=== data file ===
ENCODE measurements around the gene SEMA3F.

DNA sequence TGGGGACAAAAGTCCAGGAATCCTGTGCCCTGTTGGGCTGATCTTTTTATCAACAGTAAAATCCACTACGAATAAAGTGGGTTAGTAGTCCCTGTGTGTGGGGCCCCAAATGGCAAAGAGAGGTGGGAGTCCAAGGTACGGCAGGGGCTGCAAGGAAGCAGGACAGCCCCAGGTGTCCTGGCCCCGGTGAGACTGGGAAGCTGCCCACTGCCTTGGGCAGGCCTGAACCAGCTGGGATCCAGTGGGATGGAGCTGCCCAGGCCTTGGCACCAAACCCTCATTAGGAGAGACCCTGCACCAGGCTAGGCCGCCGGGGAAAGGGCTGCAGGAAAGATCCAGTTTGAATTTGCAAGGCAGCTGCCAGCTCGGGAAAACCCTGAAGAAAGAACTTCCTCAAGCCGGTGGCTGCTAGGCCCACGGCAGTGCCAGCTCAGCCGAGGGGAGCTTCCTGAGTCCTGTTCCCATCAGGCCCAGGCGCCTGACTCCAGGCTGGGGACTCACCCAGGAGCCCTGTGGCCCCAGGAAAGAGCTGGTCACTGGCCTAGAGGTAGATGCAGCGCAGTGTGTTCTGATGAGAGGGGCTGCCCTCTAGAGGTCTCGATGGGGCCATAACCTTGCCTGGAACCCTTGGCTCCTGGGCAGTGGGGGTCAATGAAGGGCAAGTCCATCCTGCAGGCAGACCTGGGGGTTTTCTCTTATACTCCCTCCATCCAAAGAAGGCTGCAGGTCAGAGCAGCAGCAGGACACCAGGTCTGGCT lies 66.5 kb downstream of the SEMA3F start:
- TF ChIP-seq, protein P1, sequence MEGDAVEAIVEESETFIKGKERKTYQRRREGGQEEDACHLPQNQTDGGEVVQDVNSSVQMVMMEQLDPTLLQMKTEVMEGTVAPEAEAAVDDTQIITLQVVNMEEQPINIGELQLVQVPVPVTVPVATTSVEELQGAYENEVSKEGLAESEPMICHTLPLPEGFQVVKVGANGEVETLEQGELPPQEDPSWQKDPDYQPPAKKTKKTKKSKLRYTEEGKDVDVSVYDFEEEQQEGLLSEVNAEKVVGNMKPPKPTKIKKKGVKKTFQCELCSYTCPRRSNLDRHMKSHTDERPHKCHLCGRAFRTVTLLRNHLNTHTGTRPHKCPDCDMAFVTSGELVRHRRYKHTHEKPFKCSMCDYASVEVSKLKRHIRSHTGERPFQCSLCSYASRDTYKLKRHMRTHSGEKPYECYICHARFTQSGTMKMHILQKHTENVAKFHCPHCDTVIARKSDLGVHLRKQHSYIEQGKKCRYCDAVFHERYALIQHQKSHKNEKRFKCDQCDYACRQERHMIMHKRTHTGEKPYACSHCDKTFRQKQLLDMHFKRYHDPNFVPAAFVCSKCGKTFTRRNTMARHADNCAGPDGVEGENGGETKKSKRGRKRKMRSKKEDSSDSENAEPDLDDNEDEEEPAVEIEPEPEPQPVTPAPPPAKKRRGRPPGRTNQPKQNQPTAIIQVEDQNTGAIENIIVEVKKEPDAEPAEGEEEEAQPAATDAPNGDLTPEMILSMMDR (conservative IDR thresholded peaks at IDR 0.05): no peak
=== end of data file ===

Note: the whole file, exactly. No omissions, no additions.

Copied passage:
ENCODE measurements around the gene SEMA3F.

DNA sequence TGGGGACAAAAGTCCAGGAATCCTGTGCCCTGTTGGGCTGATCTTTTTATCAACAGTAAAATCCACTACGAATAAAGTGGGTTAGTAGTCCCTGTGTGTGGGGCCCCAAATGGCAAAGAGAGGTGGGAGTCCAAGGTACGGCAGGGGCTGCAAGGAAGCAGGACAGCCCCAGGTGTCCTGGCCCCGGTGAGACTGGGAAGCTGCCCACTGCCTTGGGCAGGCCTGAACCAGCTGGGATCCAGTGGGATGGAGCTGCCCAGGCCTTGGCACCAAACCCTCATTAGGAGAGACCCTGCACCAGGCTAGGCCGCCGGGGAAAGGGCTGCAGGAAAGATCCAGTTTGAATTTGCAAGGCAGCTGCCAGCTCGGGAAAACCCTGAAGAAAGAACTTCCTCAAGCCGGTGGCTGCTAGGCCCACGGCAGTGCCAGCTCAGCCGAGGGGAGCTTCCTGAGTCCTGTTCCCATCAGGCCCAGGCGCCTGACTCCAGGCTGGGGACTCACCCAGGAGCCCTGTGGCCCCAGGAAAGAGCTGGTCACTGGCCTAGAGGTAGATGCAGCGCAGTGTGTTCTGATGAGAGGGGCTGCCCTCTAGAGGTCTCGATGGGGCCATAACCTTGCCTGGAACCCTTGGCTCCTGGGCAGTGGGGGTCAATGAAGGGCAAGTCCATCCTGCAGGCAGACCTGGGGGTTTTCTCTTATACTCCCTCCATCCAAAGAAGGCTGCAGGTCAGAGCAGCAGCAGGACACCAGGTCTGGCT lies 66.5 kb downstream of the SEMA3F start:
- TF ChIP-seq, protein P1, sequence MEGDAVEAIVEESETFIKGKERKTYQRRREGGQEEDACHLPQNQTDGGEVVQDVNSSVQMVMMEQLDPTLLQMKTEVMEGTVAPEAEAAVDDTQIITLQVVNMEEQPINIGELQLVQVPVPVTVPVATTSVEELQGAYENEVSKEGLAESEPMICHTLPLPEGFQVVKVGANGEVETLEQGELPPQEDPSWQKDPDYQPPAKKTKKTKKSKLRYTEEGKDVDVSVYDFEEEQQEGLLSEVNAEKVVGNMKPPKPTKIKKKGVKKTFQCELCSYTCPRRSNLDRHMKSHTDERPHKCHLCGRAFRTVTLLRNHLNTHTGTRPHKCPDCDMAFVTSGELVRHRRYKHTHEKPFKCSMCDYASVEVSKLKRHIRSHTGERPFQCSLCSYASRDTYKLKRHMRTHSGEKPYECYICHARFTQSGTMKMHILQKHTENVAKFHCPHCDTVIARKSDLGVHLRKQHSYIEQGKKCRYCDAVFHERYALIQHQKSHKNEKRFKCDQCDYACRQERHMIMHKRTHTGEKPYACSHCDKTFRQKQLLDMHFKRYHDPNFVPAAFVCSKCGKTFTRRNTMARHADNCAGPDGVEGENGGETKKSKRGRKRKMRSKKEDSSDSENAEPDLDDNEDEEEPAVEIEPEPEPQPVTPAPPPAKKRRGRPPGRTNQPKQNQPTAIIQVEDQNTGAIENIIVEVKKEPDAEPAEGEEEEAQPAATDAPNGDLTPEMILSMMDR (conservative IDR thresholded peaks at IDR 0.05): no peak